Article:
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How do we solve $|b-y|=b+y-2\;and\;|b+y|=b+2$? I have tried to square them and factorize them but got confused by and and or conditions.

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@ Jasper Loy: No other condition. –  ᴊ ᴀ s ᴏ ɴ Sep 26 '12 at 12:23
    
The language seems ambiguous here. In one interpretation, $b$ is given and you are expected to solve the two equations separately for $y$. In another, you are expected to solve the system of two equations for two unknowns $b$ and $y$. Common naming conventions support the first interpretation, since $a$, $b$, $c$ etc. are often used for given parameters, while $x$, $y$, $z$ etc. are used for variable or unknown quantities. Maybe you can infer what is meant from context. –  Harald Hanche-Olsen Sep 26 '12 at 12:28
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3 Answers

up vote 2 down vote accepted

$b+2=|b+y|$ which is real, so is $b$

$y+b-2=|b-y|$ which is real, so is $y+b-2$ and $y$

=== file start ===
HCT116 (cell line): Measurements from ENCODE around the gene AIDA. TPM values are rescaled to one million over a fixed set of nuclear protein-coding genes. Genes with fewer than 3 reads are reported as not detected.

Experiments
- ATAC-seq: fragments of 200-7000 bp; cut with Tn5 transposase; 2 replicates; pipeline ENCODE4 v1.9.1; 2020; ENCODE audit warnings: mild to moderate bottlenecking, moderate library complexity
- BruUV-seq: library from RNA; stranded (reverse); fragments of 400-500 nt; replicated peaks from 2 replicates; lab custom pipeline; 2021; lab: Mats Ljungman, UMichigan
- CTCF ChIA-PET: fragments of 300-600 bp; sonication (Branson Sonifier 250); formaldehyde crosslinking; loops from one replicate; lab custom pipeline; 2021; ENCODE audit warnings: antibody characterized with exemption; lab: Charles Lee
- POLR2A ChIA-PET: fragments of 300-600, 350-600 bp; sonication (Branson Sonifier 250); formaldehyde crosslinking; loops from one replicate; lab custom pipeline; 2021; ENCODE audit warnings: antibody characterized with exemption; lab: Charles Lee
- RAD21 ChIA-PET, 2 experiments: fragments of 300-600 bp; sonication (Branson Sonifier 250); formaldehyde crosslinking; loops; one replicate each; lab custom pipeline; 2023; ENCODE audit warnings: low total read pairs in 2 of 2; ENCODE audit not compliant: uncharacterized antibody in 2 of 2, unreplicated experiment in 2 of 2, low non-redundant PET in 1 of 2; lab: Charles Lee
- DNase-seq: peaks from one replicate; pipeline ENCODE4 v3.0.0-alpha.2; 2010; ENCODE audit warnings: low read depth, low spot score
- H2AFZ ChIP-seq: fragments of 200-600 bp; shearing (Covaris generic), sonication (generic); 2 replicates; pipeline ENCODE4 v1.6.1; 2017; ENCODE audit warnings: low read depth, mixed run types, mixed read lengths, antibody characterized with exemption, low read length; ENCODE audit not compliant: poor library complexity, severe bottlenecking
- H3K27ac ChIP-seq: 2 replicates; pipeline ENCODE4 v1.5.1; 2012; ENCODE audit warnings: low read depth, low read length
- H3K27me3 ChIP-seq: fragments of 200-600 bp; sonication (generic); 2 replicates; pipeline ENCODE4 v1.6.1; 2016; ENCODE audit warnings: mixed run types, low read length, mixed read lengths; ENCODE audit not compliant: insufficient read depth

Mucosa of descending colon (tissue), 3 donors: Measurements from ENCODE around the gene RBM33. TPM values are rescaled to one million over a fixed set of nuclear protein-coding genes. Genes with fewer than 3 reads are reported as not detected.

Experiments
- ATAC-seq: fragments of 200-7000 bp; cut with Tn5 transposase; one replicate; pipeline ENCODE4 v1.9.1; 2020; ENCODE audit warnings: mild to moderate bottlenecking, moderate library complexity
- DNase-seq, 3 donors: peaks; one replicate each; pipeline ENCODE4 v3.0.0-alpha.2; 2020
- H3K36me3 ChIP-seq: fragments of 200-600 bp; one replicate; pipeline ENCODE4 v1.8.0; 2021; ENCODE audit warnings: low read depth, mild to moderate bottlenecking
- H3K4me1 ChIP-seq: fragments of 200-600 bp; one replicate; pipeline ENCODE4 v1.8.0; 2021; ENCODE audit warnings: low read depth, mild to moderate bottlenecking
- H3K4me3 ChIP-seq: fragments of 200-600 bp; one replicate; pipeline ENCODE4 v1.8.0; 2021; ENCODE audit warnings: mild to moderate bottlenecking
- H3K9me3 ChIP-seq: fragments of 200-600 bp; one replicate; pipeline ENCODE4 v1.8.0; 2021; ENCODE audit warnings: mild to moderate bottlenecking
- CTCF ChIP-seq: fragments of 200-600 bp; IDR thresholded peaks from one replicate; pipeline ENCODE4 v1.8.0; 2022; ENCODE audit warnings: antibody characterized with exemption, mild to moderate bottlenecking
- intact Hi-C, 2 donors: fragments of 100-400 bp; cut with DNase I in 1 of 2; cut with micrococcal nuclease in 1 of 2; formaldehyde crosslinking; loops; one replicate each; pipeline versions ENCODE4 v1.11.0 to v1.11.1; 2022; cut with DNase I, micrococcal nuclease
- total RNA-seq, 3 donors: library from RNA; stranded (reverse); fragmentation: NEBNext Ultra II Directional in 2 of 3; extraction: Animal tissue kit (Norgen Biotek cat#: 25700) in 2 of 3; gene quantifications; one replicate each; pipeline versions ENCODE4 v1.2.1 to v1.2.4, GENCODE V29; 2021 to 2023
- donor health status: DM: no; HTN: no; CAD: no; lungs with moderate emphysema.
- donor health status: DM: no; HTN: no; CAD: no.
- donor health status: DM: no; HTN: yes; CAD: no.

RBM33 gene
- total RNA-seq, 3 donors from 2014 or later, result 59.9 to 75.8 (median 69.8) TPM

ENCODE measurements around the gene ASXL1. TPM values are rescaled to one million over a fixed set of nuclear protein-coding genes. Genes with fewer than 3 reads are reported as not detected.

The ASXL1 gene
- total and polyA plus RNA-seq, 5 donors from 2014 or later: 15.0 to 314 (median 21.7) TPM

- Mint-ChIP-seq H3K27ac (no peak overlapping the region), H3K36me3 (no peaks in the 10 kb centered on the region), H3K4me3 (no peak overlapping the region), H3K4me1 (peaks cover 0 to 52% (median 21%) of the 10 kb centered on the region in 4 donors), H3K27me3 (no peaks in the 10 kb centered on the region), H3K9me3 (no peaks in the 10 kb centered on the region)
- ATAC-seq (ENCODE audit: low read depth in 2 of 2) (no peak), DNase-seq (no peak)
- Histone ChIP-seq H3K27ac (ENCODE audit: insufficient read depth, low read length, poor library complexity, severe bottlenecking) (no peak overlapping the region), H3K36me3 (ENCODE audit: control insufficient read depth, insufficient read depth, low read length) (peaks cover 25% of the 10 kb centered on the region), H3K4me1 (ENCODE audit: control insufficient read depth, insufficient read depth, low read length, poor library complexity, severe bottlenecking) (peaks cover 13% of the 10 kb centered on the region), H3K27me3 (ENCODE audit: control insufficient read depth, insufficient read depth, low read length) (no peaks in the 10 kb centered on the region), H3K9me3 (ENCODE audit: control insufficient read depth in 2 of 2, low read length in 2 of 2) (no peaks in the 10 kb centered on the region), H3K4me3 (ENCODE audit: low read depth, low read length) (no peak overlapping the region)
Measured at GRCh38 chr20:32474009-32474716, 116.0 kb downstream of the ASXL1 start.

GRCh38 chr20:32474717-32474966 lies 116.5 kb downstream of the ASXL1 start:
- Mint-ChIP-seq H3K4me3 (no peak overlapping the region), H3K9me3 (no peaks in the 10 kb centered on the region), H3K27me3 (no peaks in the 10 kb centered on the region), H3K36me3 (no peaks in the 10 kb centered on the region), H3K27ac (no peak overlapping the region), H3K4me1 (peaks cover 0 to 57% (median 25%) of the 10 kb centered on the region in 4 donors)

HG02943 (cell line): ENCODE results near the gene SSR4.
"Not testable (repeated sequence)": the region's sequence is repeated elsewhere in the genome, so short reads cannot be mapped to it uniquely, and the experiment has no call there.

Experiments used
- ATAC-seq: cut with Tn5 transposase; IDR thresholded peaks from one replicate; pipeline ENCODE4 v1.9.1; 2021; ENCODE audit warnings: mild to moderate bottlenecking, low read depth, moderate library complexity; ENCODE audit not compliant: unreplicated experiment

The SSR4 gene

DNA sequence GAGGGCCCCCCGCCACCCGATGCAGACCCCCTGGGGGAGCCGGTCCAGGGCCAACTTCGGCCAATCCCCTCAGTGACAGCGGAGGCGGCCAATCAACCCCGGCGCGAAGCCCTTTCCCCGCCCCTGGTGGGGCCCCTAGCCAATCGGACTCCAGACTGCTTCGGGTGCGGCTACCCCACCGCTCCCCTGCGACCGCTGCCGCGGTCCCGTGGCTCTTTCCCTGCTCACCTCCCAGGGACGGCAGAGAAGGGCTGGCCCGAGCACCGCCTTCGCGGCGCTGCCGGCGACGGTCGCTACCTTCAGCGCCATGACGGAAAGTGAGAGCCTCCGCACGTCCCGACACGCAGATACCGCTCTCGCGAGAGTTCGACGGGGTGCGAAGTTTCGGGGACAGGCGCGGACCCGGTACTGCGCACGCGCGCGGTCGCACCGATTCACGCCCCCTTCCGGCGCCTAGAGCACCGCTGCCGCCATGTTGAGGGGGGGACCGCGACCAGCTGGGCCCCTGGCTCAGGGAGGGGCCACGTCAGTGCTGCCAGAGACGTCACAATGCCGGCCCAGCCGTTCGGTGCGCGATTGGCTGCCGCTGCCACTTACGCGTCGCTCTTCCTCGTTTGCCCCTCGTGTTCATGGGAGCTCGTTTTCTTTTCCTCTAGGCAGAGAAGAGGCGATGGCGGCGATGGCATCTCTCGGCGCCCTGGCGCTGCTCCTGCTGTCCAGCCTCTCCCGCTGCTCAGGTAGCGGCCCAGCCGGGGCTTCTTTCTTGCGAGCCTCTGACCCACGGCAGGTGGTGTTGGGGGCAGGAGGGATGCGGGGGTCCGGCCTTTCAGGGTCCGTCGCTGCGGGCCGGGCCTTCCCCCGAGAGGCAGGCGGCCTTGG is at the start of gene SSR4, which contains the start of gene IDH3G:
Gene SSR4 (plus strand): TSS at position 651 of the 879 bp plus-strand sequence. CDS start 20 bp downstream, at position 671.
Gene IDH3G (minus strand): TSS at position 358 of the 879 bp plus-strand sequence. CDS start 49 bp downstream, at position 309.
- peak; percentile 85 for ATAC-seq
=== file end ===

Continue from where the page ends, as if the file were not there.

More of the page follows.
(1)If $b \ge y, b-y=b+y-2\implies y=1 \implies |b+1|=b+2$ and $b \ge y=1$

So, $b+1 >0\implies |b+1|=b+1=b+2$ which has no finite solution.

(2) If $b<y, y-b=b+y-2\implies b=1, y>b=1$

So, $|1+y|=3\implies y+1=3\implies y=2$

The only solution $b=1,y=2$.

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Thank you! ~ ${}{}{}{}{}$ –  ᴊ ᴀ s ᴏ ɴ Sep 27 '12 at 7:56
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$2\min (b,y)=b+y-|b-y|=2$ so that $\min (b,y)=1$. This implies that $b$ and $y$ are both positive so that $b+y=b+2$. Hence $y=2$ and $b=1$.

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what happens if $b+y\lt0$? You cannot replace $|b+y|$ with $b+y$ unless you know that $b+y\ge0$. –  robjohn Sep 26 '12 at 18:24
    
correct you are. (+1) –  robjohn Sep 26 '12 at 18:34
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We always have $b+y-|b-y|=2\min(b,y)$ and from the first of the equations given, this is $2$. Therefore, we know that $$ \min(b,y)=1 $$ Since we know that $\min(b,y)=1$, we know that $b+y>0$ and so $|b+y|=b+y$. Therefore, the second equation is $b+y=b+2$, which gives us $$ y=2 $$ So the solution is $b=1$ and $y=2$.

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